04.07.19 | We sold some stocks

By Bryna Howes 4 July 2019 2 min read

Last week, we wrote about some very exciting changes we made to our Spaceship Universe Portfolio: we bought some stocks! (Namely, Sea and Next Science.)

But because two stocks can’t come in without two stocks moving out, it’s time to talk about what we sold (and why): EssilorLuxottica and Class.

SELL: EssilorLuxottica

EssilorLuxottica is a French company that designs, manufactures and markets lenses that correct or protect eyesight. And pardon the pun, but it is quite the spectacle right now.

You see, a few years back, Essilor (lenses) and Luxottica (frames) were different companies. Then, in January 2017, they announced a merger of equals. Under the terms of the merger, both sides agreed they would share equal weight in the combined company’s leadership until 2021.

So, the two companies clashed on a number of levels; the entrepreneurial spirit of Luxottica, an Italian company, vs the managerial Essilor, a French company. Both accused the other of violating the original agreement — in particular, in relation to appointing a new CEO.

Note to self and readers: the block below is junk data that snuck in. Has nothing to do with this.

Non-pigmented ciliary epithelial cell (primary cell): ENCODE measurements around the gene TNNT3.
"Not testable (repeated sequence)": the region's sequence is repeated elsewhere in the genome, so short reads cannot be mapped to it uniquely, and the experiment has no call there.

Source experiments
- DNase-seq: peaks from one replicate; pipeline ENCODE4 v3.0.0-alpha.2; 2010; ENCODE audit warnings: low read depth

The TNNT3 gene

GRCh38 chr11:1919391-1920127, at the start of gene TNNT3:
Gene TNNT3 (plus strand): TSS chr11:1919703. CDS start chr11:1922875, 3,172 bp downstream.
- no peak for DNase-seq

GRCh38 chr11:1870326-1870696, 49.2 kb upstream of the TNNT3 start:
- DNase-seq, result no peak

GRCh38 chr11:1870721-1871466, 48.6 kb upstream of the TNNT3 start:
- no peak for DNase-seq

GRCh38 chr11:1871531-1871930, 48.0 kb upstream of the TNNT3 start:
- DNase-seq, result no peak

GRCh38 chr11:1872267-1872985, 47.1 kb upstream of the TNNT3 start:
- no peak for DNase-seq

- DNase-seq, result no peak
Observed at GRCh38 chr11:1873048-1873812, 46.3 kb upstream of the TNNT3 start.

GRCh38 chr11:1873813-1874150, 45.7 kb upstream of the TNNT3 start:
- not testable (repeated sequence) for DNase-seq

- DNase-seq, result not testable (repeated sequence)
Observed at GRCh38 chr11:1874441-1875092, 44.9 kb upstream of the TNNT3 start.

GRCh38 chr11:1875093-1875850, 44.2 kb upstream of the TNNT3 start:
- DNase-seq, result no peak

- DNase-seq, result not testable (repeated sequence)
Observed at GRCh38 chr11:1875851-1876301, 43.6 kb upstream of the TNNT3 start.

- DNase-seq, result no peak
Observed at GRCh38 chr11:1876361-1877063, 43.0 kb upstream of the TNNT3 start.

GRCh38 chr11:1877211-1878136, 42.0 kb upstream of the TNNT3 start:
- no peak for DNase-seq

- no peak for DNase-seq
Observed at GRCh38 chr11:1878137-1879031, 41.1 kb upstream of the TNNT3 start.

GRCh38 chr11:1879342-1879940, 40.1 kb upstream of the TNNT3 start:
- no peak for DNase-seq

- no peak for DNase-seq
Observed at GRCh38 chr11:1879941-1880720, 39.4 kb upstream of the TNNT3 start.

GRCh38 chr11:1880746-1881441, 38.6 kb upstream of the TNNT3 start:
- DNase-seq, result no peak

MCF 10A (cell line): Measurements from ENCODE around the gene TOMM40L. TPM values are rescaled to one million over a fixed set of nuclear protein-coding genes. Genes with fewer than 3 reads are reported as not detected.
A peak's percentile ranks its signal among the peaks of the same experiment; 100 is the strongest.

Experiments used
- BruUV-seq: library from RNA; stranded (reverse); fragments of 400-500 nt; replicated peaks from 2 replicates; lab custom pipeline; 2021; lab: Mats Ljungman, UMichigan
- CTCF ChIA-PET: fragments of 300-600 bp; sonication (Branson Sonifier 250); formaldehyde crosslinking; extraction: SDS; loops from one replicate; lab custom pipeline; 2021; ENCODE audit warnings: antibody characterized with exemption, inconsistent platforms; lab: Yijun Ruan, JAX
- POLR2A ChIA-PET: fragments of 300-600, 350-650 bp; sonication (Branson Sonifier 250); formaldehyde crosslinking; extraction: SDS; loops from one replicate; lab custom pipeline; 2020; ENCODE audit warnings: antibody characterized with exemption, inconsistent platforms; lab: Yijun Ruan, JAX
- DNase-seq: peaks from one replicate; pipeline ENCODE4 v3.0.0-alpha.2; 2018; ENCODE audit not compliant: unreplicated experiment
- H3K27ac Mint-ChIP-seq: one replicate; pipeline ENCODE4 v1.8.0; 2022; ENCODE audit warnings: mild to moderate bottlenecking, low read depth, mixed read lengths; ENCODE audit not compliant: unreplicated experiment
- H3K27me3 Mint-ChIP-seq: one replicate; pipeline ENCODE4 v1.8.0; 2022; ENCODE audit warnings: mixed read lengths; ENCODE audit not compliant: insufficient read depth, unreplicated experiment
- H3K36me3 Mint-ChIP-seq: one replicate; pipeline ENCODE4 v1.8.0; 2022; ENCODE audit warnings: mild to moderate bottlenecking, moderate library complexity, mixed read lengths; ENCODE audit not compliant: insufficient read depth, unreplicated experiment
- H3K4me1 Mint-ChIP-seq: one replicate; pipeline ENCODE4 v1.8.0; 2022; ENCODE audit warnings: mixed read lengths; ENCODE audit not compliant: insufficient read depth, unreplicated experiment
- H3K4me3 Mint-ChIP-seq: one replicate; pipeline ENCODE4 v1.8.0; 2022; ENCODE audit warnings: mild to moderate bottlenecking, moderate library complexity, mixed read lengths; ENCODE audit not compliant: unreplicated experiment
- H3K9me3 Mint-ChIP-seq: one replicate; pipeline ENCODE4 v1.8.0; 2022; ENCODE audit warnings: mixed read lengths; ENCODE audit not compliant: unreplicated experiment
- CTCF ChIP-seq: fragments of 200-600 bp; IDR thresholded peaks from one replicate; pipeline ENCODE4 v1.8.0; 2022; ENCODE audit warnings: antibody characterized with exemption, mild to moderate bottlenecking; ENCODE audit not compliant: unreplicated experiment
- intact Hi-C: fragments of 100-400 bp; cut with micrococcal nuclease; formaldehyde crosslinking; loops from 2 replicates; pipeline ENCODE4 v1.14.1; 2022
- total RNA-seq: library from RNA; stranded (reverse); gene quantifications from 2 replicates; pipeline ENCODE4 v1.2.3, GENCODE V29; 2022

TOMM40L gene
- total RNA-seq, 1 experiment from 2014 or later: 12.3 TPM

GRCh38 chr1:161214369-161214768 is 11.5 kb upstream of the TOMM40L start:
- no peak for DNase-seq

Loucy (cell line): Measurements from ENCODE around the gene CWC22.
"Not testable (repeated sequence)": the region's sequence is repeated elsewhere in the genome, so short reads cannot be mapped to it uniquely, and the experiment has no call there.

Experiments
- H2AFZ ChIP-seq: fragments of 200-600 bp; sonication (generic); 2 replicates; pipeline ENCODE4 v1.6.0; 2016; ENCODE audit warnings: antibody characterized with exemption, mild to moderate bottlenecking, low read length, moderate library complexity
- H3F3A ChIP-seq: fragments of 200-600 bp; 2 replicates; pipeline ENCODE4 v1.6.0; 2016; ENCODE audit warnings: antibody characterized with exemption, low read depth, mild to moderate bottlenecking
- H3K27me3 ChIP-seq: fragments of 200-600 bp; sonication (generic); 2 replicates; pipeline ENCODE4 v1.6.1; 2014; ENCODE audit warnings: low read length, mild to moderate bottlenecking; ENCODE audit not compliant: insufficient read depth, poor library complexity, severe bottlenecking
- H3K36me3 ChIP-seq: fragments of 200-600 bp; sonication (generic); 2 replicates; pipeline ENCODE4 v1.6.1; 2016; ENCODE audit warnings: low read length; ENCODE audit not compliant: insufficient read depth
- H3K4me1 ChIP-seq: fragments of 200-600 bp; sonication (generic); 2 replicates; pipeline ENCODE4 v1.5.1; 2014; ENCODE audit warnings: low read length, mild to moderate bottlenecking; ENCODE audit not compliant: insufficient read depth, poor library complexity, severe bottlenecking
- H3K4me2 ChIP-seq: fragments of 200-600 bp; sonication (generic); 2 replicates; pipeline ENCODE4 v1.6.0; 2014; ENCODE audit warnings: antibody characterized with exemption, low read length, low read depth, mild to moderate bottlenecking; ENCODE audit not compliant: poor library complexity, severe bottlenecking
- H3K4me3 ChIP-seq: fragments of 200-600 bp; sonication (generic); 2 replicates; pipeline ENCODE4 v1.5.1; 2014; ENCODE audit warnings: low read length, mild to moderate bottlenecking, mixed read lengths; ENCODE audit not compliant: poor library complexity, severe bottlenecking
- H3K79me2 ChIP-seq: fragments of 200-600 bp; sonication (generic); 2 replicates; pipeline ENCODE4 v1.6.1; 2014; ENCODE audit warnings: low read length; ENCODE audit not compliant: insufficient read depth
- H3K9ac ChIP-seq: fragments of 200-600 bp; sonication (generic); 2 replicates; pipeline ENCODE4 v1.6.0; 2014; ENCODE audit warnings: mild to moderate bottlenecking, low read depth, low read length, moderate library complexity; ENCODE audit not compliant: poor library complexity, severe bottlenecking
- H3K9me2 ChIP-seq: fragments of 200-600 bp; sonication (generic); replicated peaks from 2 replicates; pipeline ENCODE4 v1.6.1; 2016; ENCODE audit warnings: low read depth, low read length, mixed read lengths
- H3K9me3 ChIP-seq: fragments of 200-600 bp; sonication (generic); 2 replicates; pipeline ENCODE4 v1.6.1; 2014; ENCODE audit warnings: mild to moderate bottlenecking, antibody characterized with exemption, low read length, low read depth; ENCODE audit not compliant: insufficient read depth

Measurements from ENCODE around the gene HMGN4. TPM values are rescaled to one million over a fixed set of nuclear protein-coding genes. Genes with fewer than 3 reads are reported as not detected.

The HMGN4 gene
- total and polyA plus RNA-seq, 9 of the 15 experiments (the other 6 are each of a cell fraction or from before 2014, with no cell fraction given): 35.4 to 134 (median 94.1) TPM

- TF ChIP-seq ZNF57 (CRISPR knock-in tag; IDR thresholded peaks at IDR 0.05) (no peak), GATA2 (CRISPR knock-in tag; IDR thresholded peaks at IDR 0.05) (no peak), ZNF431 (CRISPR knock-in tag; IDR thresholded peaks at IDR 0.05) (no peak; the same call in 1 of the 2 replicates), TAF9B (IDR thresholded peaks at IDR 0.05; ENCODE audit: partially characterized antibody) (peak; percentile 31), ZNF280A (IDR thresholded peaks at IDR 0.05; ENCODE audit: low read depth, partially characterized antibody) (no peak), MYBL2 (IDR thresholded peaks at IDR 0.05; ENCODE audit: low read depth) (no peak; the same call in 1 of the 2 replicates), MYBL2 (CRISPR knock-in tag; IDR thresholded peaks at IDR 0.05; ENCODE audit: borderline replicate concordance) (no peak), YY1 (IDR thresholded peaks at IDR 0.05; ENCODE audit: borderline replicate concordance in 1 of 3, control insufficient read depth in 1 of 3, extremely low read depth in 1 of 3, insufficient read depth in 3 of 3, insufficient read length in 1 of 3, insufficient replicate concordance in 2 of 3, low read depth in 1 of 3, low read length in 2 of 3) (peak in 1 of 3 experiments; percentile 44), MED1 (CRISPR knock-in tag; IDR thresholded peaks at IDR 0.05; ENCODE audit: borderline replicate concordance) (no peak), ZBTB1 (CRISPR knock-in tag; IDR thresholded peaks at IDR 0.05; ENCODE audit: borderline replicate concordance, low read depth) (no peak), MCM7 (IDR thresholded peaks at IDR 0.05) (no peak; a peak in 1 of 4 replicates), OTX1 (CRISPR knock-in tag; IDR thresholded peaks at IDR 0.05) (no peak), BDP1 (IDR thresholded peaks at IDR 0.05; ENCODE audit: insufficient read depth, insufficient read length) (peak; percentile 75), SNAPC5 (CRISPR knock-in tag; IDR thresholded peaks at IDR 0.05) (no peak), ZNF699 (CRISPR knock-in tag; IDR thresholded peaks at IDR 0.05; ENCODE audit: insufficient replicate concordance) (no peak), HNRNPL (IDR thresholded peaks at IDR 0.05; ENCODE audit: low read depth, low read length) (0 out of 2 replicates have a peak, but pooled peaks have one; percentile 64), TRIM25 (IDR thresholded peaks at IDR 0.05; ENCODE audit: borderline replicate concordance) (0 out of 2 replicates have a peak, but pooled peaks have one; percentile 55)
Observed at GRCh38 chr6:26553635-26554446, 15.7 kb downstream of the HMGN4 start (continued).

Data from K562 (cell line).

Neither side could see eye to eye. So much so, the 16-member board was evenly split when they tried to vote for a new chief executive, and as such, there’s currently no CEO.

Given everything that has occurred so far, we believe it will be difficult to effectively integrate the two companies, which is why it falls into the sell bucket for us.

P.S. Sorry for all the puns, but that’s how eye roll.

SELL: Class

Class provides cloud-based administration software for self-managed super funds (SMSFs) that allows people to manage and generate reports (e.g. investment reports, live dynamic reporting, operating statement and trial balance) on demand. And like any modern tech company, it’s all done in the cloud.

Unfortunately, we noticed that Class’ growth has been slowing, and we believe it's possibly due to regulatory uncertainty and competition weighing on results. When you’re a software company, slowing growth can be concerning as you usually have low marginal costs. The cost involved in producing the next unit (which, in the case of Class, is software) is low. If you’re not growing, you can’t maximise the benefit from the wonder of low additional software costs.

Right now, Spaceship's investment team would prefer to invest elsewhere.

Words by
Bryna Howes Right Chevron

Bryna Howes is a content producer at Spaceship. She's equally obsessive about cinnamon donuts and scouring the web for great reads. And weirdly, she has one blue eye and one green eye.

04.07.19 | We sold some stocks